At the cost of repeating a cliché, technology and data-driven innovations are at the center of economic activity in what is now a digitally-led era. Trade in digital services is highly dependent on the ability of organizations to process and transfer data across borders. At the same time, the need to protect personal data has encouraged countries to develop progressive data regulations to ensure adequate protection of the rights of the individual.

As a world leader in information and communications technology, India has enormous potential to attract investment and increase its digital exports. And, with India negotiating trade agreements with several countries, including the UK, it will be important that the Data Protection Bill strikes the right balance between data localization and the possibility of cross-border data flows. . The stakes for policy makers are therefore high.

Data privacy and digital commerce are often discussed in mutually exclusive ways. However, a progressive data protection regime provides the trust, regulatory certainty, protection and security needed to support digital commerce.

The pandemic has made it clear that data flows are critical to the functioning of the global economy, for example, the adoption of digital services for business continuity and societal responses such as staying connected and monitoring and controlling vaccine production . Data flows will only continue to increase as more countries and sectors embrace digital transformation, while restrictive regulations could hamper growth and innovation.

As a result, countries around the world are striving to develop and implement data privacy frameworks that adequately protect citizen data, while allowing data to cross borders in ways that support trade and commerce. ‘innovation. In the recently published report by The Dialogue and the UK India Business Council, we explain how India and the UK can align their data protection regulations and create interoperability.

India and the UK can work together, sharing knowledge, experiences and best practices to develop emerging technology regulations. The UK government recently listed India as a priority destination for a future partnership on data adequacy, and the ongoing FTA negotiations provide a framework to take this discussion forward.

If India and the UK seize this opportunity, they could create a model that not only works for both countries, but also sets an example for the rest of the world.

Union Minister Piyush Goyal rightly said he wanted the FTA to create “frameworks that support businesses of the future”.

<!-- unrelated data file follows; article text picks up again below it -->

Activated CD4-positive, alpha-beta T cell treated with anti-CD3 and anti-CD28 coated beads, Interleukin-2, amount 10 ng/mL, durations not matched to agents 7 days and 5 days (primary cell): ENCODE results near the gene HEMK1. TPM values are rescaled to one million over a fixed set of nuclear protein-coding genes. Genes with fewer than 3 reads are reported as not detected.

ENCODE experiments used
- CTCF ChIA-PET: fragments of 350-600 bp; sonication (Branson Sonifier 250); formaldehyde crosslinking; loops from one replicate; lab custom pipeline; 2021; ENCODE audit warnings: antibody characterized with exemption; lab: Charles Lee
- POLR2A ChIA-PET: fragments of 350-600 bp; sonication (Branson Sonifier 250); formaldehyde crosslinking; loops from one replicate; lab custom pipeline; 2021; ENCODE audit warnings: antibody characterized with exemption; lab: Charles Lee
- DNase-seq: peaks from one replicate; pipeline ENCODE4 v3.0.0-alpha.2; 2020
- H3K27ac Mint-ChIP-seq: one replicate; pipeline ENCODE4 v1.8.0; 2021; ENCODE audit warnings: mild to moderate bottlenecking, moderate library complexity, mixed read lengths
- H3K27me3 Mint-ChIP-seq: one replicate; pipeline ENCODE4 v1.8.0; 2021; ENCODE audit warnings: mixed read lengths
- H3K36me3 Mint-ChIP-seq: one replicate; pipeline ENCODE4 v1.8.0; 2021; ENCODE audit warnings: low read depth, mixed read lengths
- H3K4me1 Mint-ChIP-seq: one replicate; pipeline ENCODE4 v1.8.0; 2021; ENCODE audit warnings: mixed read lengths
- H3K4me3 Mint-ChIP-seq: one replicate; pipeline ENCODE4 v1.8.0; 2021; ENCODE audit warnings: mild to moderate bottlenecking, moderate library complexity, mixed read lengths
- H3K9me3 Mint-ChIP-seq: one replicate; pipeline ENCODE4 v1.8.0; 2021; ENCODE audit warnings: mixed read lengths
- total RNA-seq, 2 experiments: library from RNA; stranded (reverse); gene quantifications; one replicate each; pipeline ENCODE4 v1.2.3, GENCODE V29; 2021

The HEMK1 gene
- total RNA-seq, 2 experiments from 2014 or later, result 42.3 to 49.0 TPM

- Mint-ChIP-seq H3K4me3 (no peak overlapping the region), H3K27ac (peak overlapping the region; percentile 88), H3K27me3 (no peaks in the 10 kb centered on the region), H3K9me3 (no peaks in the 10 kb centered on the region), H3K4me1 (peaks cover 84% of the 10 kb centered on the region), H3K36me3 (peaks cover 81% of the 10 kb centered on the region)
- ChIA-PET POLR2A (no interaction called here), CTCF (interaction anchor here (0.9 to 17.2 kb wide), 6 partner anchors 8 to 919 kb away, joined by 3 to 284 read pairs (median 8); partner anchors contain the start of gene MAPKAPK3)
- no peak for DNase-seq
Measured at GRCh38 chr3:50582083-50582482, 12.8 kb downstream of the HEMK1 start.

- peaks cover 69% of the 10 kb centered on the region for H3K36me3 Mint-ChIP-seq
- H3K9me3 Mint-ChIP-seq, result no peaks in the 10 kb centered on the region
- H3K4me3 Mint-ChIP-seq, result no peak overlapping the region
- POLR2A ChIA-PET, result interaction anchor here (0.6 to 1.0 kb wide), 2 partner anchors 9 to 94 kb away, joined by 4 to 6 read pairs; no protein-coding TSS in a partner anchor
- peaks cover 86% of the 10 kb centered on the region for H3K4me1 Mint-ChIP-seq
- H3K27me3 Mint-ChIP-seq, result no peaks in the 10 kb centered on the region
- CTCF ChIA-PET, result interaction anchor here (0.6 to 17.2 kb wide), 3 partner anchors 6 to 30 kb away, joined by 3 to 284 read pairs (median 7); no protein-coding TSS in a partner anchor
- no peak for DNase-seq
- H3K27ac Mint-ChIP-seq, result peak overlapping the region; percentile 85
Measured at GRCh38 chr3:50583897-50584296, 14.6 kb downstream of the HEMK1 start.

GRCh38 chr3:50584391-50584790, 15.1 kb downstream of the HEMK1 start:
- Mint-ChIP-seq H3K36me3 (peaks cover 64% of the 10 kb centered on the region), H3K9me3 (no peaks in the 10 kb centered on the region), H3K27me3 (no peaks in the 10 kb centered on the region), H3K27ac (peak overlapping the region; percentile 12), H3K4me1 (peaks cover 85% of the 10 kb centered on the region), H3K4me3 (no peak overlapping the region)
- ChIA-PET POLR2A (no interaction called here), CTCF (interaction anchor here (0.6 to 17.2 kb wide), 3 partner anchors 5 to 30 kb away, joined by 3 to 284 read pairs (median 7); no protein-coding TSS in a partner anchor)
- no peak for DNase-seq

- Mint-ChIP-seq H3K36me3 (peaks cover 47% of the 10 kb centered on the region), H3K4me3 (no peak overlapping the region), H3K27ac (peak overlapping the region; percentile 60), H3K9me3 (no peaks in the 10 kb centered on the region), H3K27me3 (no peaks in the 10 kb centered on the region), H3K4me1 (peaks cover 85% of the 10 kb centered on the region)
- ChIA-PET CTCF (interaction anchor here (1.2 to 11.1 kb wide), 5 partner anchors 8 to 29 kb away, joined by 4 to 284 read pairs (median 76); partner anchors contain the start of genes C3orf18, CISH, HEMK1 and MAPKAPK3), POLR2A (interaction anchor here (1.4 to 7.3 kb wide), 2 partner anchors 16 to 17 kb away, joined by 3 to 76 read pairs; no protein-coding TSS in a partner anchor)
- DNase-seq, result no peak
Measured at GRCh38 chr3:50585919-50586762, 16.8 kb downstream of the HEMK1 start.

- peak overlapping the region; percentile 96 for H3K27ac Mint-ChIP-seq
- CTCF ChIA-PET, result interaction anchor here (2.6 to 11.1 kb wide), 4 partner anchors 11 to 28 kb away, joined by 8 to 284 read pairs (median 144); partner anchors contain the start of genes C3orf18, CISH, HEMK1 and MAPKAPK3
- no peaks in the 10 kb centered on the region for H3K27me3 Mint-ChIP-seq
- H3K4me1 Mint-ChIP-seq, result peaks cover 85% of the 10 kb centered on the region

This is significant as India boasts of the second largest startup ecosystem in the world, with an expected annual growth of 10-12% and around 20,000 startups in India. About 4,750 of them are tech-focused startups. Restrictive and different regulatory regimes may impact the compliance that would apply to these startups and if data flows are restricted, this could impact the ability of startups to realize the benefits of online collaboration. foreign.

With the Data Protection Bill still under discussion, the path to interoperability is underway. The Data Protection Bill is an opportunity for India to develop mechanisms for data transfer treaties with like-minded countries. Bilateral data transfer treaties will not only help establish a strong standard of privacy, but will also allow data to flow between India and countries with which it has such agreements, thus fostering innovation and trade. . To achieve this, the data protection regime must seek to uphold the principles of adequacy and reciprocity, which includes the free flow of data, an independent data regulator, and strong checks and balances.

In conclusion, policy makers should, without a doubt, update laws to address legitimate data concerns. But they must ensure that these laws and regulations are scalable and enable individuals, businesses and governments to maximize the enormous societal and economic benefits of data and digital technologies.

We believe it is in the interest of both countries to take advantage of the ongoing FTA negotiations and Prime Minister Boris Johnson’s visit to India will be key to advancing the regulatory interoperability needed to realize the full potential of two countries and maximize job creation and prosperity. .

Meghna Misra Elder is associate director of the UK India Business Council and Kazim Rizvi is the founder of think tank The Dialogue. The opinions expressed in this article are those of the authors and do not represent the position of this publication.

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